January 8, 2007 (Vol. 13, No. 32)
A weekly electronic newsletter for alumni and friends of Michigan Technological University
Edited by Dennis Walikainen (MS ’92), Director,
Web Development, University Marketing and Communications
For past issues, see our archives.
Note: Techalum-L will not be sent until January 8, 2007.
In this issue:
Okay, this is too much of not enough. I ran the snowblower just once over the last two weeks. We received seven inches, maybe, all that while. I jogged in shorts on January 4th. And, the local businesses felt the pinch of hardly any snow on the ground for the holiday season.
It's just unnatural.
But, through it all, they still held the US Cross-Country Ski Championships January 3 through 7 on the Tech Trails. Sherman Field, the soccer fields, and the softball diamonds were all stripped of snow, and, with great help from the City of Houghton crews, the snow was then moved to the Nordic ski trails, where volunteers shoveled it onto the trails. The ski championships attracted some 460 skiers, so it helped alleviate some of the missing tourist dollars.
Also, Mont Ripley kept at least a couple of runs going, so there was some downhill action, as rough as it was. But, snowmobiling was out, and the trailers I saw heading south were towed by drivers with long faces--they came up north for naught.
Finally, we need some quick snow action for the Carnival statues. Bare grass in front of the fraternity and sorority houses is scary. We got a dusting last night and promises of more on the way this week, so hopefully the students can start statue construction next week when they return to campus.
As good as the snow engineers are, they still need some help from Mother Nature, who I believe is either a Twig or biology major, what do you think?
Snowfall Totals (from KRC)
Snowfall to date: 40.25"
MEEM STUDENTS GAIN HONORS: Michigan Tech ASME Student Section representatives Daniel Vanderhoff, Daniel Michalski and Nick Dumler took first place at the ASME's Strategic Diversity Workshop for their entry, "Envisioning the Future of Engineering." As first place winners, they received $750 and presented their paper at the ASME's International Mechanical Engineering Congress and Exposition in Chicago in November. Their travel expenses were paid for by ASME. The ASME Student Section faculty adviser is Roshan D'Souza. Donna J. Michalek brought the competition to the attention of the Student Section. To see the winning paper, visit http://www.asme.org/Communities/Diversity/Envisioning_Future.cfm .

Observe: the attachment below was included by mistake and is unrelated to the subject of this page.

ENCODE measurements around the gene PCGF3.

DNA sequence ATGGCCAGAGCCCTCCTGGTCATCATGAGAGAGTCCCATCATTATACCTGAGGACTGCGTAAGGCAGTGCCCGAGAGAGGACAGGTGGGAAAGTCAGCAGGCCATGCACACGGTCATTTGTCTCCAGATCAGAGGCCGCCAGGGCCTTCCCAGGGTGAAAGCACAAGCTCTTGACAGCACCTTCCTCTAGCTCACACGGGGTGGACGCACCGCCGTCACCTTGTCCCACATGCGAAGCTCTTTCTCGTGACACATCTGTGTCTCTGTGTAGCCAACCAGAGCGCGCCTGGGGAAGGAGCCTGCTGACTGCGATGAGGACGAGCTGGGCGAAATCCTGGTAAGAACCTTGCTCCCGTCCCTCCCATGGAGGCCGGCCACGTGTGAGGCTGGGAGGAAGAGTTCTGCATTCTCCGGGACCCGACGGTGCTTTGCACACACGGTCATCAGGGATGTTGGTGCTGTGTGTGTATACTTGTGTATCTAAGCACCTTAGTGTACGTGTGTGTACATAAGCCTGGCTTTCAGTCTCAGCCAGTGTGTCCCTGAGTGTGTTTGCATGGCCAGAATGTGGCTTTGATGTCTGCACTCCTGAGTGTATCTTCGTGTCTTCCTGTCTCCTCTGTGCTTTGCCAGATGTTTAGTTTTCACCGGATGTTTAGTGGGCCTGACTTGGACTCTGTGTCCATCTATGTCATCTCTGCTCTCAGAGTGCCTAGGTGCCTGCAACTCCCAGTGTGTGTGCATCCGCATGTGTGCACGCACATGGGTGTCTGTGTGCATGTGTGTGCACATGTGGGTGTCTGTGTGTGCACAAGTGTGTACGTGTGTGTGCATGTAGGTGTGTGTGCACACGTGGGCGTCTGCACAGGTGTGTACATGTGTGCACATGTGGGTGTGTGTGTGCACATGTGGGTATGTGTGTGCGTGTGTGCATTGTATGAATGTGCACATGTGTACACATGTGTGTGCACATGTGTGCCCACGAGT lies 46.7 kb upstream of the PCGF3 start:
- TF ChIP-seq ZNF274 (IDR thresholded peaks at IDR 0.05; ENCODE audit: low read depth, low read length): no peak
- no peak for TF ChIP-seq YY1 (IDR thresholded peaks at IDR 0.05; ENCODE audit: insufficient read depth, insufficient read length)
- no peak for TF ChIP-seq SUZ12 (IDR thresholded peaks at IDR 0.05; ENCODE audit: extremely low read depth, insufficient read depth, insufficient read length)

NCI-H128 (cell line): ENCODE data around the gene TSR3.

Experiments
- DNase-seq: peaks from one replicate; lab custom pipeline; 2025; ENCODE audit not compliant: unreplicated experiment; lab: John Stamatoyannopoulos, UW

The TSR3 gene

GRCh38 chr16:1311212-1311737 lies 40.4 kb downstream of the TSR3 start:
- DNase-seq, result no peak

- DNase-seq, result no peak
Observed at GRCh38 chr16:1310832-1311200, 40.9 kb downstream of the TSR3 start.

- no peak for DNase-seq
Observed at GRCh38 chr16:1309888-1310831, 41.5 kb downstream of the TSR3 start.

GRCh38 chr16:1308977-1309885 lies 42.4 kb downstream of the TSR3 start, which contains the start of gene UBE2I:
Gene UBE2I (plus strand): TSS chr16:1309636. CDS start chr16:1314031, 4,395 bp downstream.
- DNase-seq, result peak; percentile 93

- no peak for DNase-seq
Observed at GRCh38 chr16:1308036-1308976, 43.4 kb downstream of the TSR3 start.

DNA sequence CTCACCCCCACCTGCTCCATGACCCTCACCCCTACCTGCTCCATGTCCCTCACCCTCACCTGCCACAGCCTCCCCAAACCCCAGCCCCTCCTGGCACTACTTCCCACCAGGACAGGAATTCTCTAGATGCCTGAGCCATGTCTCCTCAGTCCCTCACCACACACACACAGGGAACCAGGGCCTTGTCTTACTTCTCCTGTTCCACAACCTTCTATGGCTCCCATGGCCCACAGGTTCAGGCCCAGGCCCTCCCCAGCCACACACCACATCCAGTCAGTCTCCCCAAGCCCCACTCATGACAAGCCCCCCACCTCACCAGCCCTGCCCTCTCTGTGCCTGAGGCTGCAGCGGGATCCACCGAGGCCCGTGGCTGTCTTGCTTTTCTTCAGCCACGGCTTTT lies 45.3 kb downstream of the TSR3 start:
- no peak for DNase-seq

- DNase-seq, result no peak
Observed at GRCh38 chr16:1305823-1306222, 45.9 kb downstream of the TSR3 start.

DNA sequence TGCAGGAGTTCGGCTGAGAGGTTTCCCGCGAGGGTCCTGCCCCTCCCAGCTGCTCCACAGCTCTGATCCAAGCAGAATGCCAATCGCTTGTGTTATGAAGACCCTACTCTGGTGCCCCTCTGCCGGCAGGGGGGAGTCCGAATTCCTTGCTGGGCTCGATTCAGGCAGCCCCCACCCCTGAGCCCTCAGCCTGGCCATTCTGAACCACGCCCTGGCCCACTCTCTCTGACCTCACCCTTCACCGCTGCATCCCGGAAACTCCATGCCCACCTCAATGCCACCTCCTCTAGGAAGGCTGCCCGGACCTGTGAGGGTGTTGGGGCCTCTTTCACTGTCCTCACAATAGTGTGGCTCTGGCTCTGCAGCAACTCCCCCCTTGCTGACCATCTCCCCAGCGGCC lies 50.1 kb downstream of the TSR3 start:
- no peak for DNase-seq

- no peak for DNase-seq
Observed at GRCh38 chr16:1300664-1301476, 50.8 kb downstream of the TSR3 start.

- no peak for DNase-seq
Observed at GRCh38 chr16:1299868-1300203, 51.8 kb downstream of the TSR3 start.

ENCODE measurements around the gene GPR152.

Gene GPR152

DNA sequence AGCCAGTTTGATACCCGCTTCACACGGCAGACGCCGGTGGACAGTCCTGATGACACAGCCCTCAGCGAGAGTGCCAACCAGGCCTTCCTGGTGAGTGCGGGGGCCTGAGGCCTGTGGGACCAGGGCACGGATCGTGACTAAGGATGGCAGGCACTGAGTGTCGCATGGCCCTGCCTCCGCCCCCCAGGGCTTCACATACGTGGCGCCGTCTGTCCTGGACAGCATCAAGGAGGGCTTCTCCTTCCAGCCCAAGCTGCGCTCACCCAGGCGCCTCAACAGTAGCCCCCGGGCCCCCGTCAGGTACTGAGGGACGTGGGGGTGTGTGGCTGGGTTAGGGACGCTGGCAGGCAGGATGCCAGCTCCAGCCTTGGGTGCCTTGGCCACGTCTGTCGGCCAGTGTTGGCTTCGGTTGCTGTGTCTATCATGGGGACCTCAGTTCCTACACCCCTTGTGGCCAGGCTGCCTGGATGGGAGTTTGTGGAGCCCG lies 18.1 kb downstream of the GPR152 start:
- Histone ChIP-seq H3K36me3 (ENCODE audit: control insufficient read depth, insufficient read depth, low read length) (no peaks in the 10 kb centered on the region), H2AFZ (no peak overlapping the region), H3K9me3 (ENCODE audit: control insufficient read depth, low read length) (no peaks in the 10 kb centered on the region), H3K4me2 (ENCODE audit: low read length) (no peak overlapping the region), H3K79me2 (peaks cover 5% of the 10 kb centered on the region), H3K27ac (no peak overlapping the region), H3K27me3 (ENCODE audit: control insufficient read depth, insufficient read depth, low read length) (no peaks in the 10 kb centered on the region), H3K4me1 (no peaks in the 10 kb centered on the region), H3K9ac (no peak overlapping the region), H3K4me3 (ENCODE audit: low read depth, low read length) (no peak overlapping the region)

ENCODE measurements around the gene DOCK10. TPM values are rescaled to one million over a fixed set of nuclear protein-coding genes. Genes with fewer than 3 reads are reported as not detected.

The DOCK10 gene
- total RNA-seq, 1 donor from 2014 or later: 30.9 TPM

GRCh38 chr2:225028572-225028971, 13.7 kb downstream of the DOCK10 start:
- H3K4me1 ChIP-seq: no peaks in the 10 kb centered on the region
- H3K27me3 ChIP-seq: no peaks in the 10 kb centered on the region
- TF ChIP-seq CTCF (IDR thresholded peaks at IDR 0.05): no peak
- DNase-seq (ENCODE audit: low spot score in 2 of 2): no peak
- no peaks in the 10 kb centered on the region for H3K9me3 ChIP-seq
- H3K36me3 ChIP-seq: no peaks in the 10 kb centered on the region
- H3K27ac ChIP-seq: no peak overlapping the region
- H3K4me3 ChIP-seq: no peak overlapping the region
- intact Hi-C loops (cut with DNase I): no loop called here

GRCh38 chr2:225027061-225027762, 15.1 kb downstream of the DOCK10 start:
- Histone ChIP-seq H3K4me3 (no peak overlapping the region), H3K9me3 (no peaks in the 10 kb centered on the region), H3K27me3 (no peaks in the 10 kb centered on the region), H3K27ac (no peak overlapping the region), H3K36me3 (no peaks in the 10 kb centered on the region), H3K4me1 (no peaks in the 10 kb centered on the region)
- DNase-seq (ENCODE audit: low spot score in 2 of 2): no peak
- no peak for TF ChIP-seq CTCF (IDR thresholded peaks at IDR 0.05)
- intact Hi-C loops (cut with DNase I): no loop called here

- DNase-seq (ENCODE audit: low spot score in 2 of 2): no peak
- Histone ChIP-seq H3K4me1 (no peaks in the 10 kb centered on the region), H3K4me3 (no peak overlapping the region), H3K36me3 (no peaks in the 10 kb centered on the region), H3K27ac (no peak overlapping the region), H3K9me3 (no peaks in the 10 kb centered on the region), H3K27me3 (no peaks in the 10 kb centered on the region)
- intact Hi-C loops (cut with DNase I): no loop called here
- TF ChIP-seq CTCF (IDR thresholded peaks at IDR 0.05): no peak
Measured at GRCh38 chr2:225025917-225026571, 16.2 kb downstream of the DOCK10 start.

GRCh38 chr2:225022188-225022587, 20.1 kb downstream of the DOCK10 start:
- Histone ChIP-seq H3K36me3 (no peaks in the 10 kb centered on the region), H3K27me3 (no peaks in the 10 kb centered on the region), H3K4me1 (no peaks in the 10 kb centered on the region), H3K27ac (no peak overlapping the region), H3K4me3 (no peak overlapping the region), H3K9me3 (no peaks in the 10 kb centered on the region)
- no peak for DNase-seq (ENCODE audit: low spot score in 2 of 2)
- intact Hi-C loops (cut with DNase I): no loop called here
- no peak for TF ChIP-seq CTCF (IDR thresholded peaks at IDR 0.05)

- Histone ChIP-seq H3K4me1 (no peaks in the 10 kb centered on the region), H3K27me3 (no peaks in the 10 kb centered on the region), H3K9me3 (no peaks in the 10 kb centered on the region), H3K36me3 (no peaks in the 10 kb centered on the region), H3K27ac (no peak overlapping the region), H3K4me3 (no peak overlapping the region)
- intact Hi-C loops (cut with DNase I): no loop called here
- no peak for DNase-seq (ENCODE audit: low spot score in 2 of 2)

The MEEM Senior Design Project "A Dynamic Test Stand," sponsored by Whirlpool Corporation, earned first place at the Second International Student Capstone Design Fair at the Seoul National University of Technology, Korea, in November. The fair had 313 entries from the US, Singapore, China and Japan. The team members were Jeff Van Karsen, Karen Hauch, Brad Rush, Kelly Willett and Richard Bellenbaum. Jeff Van Karsen and John Gershenson represented the team and department at the competition. The faculty adviser for the senior design project was Nels Christopherson.
SYMPOSIUM TO HONOR MARTIN LUTHER KING JR.: Martin Luther King Jr., his life, and his work will be the basis of a mid-January campus symposium called "To Follow in His Footsteps." The six-day gathering will feature presentations on breaking through stereotypes; black culture; racism, poverty, and war; nonviolence; social justice; and King himself and his iconic speech, "I've Been to the Mountaintop." "King was a person who saw not only how things were, but also how they might be," says Betty Chavis, director of outreach and multi-ethnic programs. "His life is a model of justice and freedom, and these are the foundation of the symposium. It's a chance for all of us to grow."